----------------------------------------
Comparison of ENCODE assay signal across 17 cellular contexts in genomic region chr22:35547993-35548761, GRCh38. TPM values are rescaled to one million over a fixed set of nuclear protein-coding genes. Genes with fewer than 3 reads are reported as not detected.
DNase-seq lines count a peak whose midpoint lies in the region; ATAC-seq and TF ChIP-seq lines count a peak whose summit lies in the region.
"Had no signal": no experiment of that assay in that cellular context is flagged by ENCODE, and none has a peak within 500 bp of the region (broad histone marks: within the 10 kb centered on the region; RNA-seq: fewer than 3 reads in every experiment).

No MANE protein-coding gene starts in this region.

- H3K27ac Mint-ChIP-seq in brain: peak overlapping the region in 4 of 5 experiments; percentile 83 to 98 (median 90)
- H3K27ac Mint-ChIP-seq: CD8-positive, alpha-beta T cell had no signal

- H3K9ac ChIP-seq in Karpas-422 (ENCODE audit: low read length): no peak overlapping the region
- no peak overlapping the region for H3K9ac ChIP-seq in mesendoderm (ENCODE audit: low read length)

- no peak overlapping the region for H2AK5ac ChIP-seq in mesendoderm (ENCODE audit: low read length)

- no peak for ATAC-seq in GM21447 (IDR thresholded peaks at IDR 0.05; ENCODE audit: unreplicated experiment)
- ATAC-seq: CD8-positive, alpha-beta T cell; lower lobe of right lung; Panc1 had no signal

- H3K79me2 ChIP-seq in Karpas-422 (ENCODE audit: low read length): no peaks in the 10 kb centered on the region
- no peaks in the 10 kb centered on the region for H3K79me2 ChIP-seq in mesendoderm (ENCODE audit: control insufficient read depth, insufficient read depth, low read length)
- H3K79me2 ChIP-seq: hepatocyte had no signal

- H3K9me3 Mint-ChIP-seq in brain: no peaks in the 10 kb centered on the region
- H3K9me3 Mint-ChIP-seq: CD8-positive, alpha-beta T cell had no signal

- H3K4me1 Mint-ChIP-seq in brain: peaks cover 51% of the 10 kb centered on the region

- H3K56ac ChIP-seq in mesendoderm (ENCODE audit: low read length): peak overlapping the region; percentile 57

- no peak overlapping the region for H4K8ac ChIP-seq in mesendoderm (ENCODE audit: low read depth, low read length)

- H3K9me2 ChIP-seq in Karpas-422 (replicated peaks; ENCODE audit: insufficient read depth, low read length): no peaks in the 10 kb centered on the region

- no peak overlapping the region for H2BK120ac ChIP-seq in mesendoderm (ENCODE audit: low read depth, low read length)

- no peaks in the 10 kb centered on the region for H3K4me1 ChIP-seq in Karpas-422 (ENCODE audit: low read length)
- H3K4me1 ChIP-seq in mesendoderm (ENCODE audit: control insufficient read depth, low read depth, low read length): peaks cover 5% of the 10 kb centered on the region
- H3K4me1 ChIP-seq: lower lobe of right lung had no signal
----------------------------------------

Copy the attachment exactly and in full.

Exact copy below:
Comparison of ENCODE assay signal across 17 cellular contexts in genomic region chr22:35547993-35548761, GRCh38. TPM values are rescaled to one million over a fixed set of nuclear protein-coding genes. Genes with fewer than 3 reads are reported as not detected.
DNase-seq lines count a peak whose midpoint lies in the region; ATAC-seq and TF ChIP-seq lines count a peak whose summit lies in the region.
"Had no signal": no experiment of that assay in that cellular context is flagged by ENCODE, and none has a peak within 500 bp of the region (broad histone marks: within the 10 kb centered on the region; RNA-seq: fewer than 3 reads in every experiment).

No MANE protein-coding gene starts in this region.

- H3K27ac Mint-ChIP-seq in brain: peak overlapping the region in 4 of 5 experiments; percentile 83 to 98 (median 90)
- H3K27ac Mint-ChIP-seq: CD8-positive, alpha-beta T cell had no signal

- H3K9ac ChIP-seq in Karpas-422 (ENCODE audit: low read length): no peak overlapping the region
- no peak overlapping the region for H3K9ac ChIP-seq in mesendoderm (ENCODE audit: low read length)

- no peak overlapping the region for H2AK5ac ChIP-seq in mesendoderm (ENCODE audit: low read length)

- no peak for ATAC-seq in GM21447 (IDR thresholded peaks at IDR 0.05; ENCODE audit: unreplicated experiment)
- ATAC-seq: CD8-positive, alpha-beta T cell; lower lobe of right lung; Panc1 had no signal

- H3K79me2 ChIP-seq in Karpas-422 (ENCODE audit: low read length): no peaks in the 10 kb centered on the region
- no peaks in the 10 kb centered on the region for H3K79me2 ChIP-seq in mesendoderm (ENCODE audit: control insufficient read depth, insufficient read depth, low read length)
- H3K79me2 ChIP-seq: hepatocyte had no signal

- H3K9me3 Mint-ChIP-seq in brain: no peaks in the 10 kb centered on the region
- H3K9me3 Mint-ChIP-seq: CD8-positive, alpha-beta T cell had no signal

- H3K4me1 Mint-ChIP-seq in brain: peaks cover 51% of the 10 kb centered on the region

- H3K56ac ChIP-seq in mesendoderm (ENCODE audit: low read length): peak overlapping the region; percentile 57

- no peak overlapping the region for H4K8ac ChIP-seq in mesendoderm (ENCODE audit: low read depth, low read length)

- H3K9me2 ChIP-seq in Karpas-422 (replicated peaks; ENCODE audit: insufficient read depth, low read length): no peaks in the 10 kb centered on the region

- no peak overlapping the region for H2BK120ac ChIP-seq in mesendoderm (ENCODE audit: low read depth, low read length)

- no peaks in the 10 kb centered on the region for H3K4me1 ChIP-seq in Karpas-422 (ENCODE audit: low read length)
- H3K4me1 ChIP-seq in mesendoderm (ENCODE audit: control insufficient read depth, low read depth, low read length): peaks cover 5% of the 10 kb centered on the region
- H3K4me1 ChIP-seq: lower lobe of right lung had no signal